Andrew,The mix train that went up a branch would pick up perishables and would continue their normal work.When the mixed return to the yard then the perishables would be transferred to the hotter perishable trains.
    Now if the mixed served a meat packing plant or produce point* then a pre-iced reefer would be setout and usually picked up the next day.Some times that reefer could be picked up on the return trip if it was loaded.

    * Some meat packers and produce points had their own icing platform.

    Live stock is another matter that must include the Federal 28 Hour Law concerning the shipment of live stock.

    That to will be covered.
  11. steamhead

    steamhead Active Member

    How about how cars that re going to be dropped off at some sidings along the way...How would these be blocked..?? Would the first drop-off be at the end of the train or right behind the engine..?? What about an empty that would be picked up at a drop-off. Where would this one go..??
  12. brakie

    brakie Active Member

    When the local was built in the yard the cars was place in town and industry order.The first car to be delivered would be in delivery order starting behind the engine then the second,third etc. However,as the local went about its business the train could be come unworkable.Most conductors would reswitch their train into workable order at a out laying yard.
    Of course most crusty old line conductors would keep their train in working order.They would place the cars that required a run around move next to the caboose as well as any cars they planned to switch out on the return trip.The pickups would usually be switch into the middle of the train out of the way regardless if the car was loaded or empty.
    As a old line conductor told me always keep your train workable and plan your work and work your plan never get your cabin in front of your face by not planing your moves and never move cars you don't need to.
    Now cars with wooden frames such as MOW cars would need to place in front of the caboose until they was dropped off.However,if a run around move was to be made the car to be delivered at a facing point industry would be in front of the MOW car(s).The conductor would set the MOW car(s) on the passing track after the engine ran around the train.Of course some gutsy old liners would make the set out with the MOW cars in tow.Like so,Engine,caboose,MOW car(s) setout.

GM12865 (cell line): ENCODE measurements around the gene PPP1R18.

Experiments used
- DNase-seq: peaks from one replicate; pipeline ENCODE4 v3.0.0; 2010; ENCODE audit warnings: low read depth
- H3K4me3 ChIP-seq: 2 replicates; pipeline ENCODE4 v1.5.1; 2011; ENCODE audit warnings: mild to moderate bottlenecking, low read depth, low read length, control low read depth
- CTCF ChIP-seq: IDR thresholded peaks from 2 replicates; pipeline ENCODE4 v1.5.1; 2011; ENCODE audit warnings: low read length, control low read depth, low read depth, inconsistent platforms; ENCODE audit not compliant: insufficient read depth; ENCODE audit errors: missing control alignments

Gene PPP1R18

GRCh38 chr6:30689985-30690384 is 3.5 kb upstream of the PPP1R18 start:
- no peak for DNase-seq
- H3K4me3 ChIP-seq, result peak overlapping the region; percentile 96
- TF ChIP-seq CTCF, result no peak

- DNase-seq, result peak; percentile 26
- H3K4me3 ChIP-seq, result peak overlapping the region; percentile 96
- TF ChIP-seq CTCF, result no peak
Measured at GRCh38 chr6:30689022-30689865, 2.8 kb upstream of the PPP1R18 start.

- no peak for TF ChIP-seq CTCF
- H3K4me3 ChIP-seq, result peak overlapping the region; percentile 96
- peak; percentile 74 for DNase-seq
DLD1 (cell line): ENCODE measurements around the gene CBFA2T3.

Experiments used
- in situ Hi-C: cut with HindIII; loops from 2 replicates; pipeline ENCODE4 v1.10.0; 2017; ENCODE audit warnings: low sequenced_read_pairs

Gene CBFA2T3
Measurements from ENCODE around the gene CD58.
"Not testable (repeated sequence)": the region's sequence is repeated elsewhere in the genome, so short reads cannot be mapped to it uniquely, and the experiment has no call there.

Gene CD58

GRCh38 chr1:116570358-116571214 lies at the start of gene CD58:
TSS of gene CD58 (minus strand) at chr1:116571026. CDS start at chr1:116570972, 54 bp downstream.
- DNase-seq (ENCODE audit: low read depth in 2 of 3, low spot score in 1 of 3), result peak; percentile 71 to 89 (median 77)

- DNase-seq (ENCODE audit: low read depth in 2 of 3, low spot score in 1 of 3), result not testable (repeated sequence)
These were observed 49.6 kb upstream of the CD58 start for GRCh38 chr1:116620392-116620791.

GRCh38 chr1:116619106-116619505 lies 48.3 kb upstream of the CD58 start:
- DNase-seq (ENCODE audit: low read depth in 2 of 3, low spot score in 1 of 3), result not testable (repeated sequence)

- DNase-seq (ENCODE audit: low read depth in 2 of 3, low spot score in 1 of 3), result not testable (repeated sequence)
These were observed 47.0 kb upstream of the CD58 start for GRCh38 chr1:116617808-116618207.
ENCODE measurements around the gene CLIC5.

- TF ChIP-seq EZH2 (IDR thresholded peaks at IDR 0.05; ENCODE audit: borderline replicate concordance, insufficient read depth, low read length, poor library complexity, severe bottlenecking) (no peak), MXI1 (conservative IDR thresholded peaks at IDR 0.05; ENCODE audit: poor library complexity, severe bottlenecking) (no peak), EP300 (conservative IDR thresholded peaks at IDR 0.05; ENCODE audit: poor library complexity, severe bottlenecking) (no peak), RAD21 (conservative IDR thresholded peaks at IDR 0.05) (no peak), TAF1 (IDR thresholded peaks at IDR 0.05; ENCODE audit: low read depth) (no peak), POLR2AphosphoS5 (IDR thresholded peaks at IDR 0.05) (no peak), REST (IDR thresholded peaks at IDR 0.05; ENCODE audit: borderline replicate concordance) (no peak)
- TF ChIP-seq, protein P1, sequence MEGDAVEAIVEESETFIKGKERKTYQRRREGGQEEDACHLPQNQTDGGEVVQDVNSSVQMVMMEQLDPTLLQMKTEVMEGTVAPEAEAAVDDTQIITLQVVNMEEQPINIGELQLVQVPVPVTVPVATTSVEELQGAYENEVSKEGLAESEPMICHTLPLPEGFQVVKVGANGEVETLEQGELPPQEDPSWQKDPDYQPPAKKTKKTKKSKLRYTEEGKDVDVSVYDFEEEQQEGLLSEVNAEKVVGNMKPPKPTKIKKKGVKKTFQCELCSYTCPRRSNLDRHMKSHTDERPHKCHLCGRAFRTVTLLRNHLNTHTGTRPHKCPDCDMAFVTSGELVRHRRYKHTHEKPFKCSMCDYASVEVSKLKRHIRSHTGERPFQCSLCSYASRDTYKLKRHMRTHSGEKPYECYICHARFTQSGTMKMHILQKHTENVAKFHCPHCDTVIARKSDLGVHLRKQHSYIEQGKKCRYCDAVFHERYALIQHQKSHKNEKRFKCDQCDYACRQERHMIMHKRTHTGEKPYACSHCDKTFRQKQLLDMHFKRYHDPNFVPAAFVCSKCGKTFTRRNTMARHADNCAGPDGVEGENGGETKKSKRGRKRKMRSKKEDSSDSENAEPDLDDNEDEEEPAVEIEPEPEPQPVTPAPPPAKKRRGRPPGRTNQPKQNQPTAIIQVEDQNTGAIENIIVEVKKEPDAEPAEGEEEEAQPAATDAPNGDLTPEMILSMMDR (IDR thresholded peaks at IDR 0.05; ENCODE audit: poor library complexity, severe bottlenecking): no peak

13. tetters

    tetters Rail Spiking Fool!

    MOW? Sorry, I don't understand the acronym.
  14. brakie

    brakie Active Member

    Maintenance Of Way cars.

    Chessie Photo Archives
  15. tetters

    tetters Rail Spiking Fool!

    Ahhh...so cars that would not necessarily be on every train...like ballast cars, rotary snow plow or other equipment used to repair the track et all. You threw a curve ball at me there. I was reading your post going,

    "Now what's he talkin' 'bout???" LOL!
  16. brakie

    brakie Active Member

    Sorry,I shouldn't use a acronym without doing something like this first: Maintenance Of Way(MOW) cars .:oops:

    Yeah,those would be a addition to the local's work..They could pick up MOW cars at one work site and deliver them to the next work site.At the club we move MOW cars around just to foul up the local crews day..We are not above taking a passing siding out of service for "track repair".We will spot a work train there and red tag the siding on the CTC (Centralized traffic control ) board commonly called a Dispatcher's board.
  17. tetters

    tetters Rail Spiking Fool!

    I like that idea a lot. Just to add some variety to operating sessions. Park a string of ballast cars and ballast tamper in a siding and say the track is undergoing some preventative maintenance. A good excuse to have some extra equipement around too!

    Thanks for having the patience to answer my questions.
  18. steamhead

    steamhead Active Member

    Hi Larry....Thanks for the description as to how cars should be blocked...Now I know how to go about this. Thanks a lot..!!

    I also like the idea of throwing a wrench into "normal" operations. Just to keep the juices flowing...!!!
  19. puddlejumper

    puddlejumper Member

    You mentioned old head conductors keeping their train in order. I remember some crews used to bail out of the yard as fast as possible, spending little time getting their train in order. They were always looking for the "early quit". I used to spend more time in the yard putting my train together and actually caught criticism for it from other conductors and especially the yardmaster. I liked to have all my moves planned and when I left the yard my train was in order just the way I wanted it and I had all the moves planned. When I called the DS I always would tell him "I need 17 minutes to make a pick up" or some number and ALWAYS finish within that number. That is why I always spent so much time making sure my train was in order.

    If you went out there and tied up the main line trying to make drops and pick ups because your train wasn't in order the DS would not work with you and you would be all day.

    Oh yeah, I usually got the early quit too.:thumb:

  20. steamhead

    steamhead Active Member

    'Scuze my lack of ignorance....DS..??